Mike Cannon-Brookes inspects Clyde Cottage, Woollahra

Mike Cannon-Brookes inspects Clyde Cottage, Woollahra
Mike Cannon-Brookes inspects Clyde Cottage, Woollahra

Perhaps the billioniare entreprenuer Mike Cannon-Brookes, the co-founder of Atlassian, and his fashion-design industry wife, Annie aren't content at Centennial Park.

They were spotted inspecting the Queen Street, Woollahra listing, Clyde Cottage yesterday.

Mike Cannon-Brookes inspects Clyde Cottage, Woollahra

It was meant to be a Cinderella listing with the agent Clint Ballard expectant of a quick sale.

But it was February, when with ambitious $13.5 million hopes, Clyde Cottage came onto the market.

The restored one-time Woollahra childhood home of Dame Joan Sutherland even had a queue at its open for inspections which extended onto Queen Street.

Mike Cannon-Brookes inspects Clyde Cottage, Woollahra

But it seems the interest came mostly from opera and architectural buffs.

By co-incidence the Atlassian tech billionaire DKO Architecture was spotted back then walking through the village, but showed no purchasing interest.

Cannon-Brookes and wife, Annie spent $12 million last year in Centennial Park after selling in Paddington.

For a time the Cannon-Brookes called Paddington their home at the former 1907 Myers warehouse emporium on Hargrave Street that had been converted into a four-storey, but eight level mansion by Duncan and Lyn Hardie. 

Mike Cannon-Brookes inspects Clyde Cottage, Woollahra

The adventurous adaption of the prior House of Desks outlet involved a $4 million plus 2005 conversion approval that then ranked among the dearest of Sydney's non-waterfront private residential projects.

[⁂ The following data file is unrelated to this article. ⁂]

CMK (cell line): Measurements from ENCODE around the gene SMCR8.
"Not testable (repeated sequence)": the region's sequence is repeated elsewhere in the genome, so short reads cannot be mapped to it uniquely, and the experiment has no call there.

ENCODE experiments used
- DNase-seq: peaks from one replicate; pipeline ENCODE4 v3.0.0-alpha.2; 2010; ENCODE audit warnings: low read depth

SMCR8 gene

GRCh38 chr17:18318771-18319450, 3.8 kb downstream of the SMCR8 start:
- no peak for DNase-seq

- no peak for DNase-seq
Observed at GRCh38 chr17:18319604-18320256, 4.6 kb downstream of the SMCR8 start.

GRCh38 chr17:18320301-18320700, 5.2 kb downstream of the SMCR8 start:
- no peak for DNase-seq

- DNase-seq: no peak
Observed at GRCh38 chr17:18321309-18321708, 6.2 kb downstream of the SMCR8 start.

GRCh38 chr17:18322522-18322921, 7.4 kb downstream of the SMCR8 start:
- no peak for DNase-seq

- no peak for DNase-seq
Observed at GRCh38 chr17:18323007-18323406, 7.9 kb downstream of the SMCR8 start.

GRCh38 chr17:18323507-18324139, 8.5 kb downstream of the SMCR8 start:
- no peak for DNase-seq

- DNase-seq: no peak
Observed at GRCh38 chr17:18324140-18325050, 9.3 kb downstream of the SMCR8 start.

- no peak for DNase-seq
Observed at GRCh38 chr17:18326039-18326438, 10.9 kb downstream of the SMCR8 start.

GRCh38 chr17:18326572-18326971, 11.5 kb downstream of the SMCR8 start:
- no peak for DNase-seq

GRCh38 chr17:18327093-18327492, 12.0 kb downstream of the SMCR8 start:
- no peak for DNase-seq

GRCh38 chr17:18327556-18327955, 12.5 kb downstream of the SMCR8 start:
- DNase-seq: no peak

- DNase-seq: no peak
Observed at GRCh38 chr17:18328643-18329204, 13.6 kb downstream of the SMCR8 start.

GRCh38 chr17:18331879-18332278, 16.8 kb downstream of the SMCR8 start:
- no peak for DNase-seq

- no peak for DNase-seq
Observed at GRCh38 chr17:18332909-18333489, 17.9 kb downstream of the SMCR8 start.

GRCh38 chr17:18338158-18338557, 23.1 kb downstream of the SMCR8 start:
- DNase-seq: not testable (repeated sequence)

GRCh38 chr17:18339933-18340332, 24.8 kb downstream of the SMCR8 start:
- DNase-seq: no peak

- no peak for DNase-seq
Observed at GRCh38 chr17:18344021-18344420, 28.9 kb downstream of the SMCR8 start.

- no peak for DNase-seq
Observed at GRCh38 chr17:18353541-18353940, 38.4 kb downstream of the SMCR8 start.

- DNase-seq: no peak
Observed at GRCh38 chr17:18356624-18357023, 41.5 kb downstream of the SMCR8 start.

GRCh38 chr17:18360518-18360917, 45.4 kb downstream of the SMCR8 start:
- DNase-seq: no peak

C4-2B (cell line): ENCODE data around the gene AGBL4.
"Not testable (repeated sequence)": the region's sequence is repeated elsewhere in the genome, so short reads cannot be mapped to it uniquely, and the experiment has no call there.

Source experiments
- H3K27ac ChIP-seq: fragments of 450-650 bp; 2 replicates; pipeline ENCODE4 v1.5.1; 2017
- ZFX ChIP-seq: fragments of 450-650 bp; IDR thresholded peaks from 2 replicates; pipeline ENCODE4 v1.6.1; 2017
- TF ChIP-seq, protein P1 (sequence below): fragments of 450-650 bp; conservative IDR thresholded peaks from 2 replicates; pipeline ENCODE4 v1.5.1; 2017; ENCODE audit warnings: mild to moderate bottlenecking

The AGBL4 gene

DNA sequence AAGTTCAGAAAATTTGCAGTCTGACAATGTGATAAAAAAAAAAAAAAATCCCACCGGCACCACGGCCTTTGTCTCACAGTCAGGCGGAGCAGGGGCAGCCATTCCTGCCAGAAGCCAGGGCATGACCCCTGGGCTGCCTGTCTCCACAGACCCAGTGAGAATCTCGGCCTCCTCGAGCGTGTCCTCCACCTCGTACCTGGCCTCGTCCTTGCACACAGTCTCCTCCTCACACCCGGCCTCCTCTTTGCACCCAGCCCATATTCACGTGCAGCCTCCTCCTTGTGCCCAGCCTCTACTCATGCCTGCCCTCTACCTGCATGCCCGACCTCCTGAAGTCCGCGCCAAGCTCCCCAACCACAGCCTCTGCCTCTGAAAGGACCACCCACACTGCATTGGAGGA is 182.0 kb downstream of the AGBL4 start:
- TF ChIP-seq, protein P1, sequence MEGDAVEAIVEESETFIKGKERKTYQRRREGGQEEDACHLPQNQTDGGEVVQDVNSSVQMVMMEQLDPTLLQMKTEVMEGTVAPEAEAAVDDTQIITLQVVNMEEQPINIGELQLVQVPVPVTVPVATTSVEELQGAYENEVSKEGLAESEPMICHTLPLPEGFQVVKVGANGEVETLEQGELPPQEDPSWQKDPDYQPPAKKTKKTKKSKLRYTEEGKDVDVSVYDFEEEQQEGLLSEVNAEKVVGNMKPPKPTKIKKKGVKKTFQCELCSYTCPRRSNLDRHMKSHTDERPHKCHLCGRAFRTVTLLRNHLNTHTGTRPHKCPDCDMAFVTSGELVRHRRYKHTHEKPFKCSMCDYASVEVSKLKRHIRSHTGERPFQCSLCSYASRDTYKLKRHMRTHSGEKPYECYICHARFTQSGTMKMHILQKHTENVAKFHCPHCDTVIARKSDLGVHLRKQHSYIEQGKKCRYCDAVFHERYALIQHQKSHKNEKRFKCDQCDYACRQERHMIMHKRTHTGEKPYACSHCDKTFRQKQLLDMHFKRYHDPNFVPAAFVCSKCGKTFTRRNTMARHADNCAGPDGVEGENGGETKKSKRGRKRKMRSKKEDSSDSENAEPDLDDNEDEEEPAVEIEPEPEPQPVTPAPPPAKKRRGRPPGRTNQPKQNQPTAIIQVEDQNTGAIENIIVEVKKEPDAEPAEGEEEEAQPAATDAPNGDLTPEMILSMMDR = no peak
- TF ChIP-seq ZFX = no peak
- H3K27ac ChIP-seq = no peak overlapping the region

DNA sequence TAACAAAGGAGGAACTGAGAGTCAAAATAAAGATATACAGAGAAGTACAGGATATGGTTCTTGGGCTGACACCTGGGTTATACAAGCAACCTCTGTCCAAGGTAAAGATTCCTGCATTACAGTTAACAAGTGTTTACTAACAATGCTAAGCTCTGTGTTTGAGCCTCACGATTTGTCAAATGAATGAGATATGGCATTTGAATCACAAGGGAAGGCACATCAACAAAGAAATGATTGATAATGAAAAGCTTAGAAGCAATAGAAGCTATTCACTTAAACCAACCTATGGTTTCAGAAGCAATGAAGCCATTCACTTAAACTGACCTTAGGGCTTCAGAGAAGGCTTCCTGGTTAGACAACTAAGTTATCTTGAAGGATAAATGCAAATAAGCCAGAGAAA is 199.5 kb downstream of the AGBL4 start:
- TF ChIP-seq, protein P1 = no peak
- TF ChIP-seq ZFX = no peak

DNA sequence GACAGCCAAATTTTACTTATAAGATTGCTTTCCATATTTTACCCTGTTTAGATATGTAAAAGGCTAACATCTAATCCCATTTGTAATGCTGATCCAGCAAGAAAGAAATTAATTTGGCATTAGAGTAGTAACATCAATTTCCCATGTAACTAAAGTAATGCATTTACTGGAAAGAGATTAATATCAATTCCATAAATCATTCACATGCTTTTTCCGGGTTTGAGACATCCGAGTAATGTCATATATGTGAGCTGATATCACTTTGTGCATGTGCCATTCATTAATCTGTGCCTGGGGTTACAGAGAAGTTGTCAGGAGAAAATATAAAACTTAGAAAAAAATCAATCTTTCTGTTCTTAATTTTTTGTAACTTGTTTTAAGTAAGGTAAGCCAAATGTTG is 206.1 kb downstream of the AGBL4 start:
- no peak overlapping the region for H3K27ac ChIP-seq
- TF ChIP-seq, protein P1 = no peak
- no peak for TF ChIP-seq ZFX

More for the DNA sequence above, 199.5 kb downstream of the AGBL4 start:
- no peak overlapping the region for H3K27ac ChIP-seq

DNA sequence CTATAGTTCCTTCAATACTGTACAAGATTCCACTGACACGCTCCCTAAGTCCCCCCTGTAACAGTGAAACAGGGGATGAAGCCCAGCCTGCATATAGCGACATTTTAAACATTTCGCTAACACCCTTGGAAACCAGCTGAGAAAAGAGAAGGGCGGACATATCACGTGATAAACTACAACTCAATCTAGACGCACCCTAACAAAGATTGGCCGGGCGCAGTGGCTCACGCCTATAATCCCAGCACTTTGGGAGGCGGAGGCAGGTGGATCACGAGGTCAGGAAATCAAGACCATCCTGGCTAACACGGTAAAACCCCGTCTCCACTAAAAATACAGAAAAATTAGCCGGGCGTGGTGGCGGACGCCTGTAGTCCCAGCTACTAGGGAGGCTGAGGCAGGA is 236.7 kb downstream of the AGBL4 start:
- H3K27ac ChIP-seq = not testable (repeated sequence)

Set on a 300 sqm block, it was sold at $10.5 million in late 2015 by the Cannon-Brookes.

Clyde Cottage, which has had a makeover by studiointernationale and May+Swan Architects, has been listed by the patient vendor, Singapore billioniare Ronald Ooi, who was educated in Sydney.

It last sold for $4 million in a dilapidated state.

The restoration and extension of Clyde Cottage retained the original residence at the front, and added two interconnected pavilions behind it that include the ultra-contemporary main living areas.

The house became Sutherland's home after her father died suddenly on her sixth birthday in the early 1930's and sold by the family sold in 1951.

Several years before her death Sutherland noted: "Unfortunately, from the time my family gave up the house, the deterioration set in.”

This article was first published in the Sunday Telegraph.

Jonathan Chancellor

Jonathan Chancellor

Jonathan Chancellor is one of Australia's most respected property journalists, having been at the top of the game since the early 1980s. Jonathan co-founded the property industry website Property Observer and has written for national and international publications.

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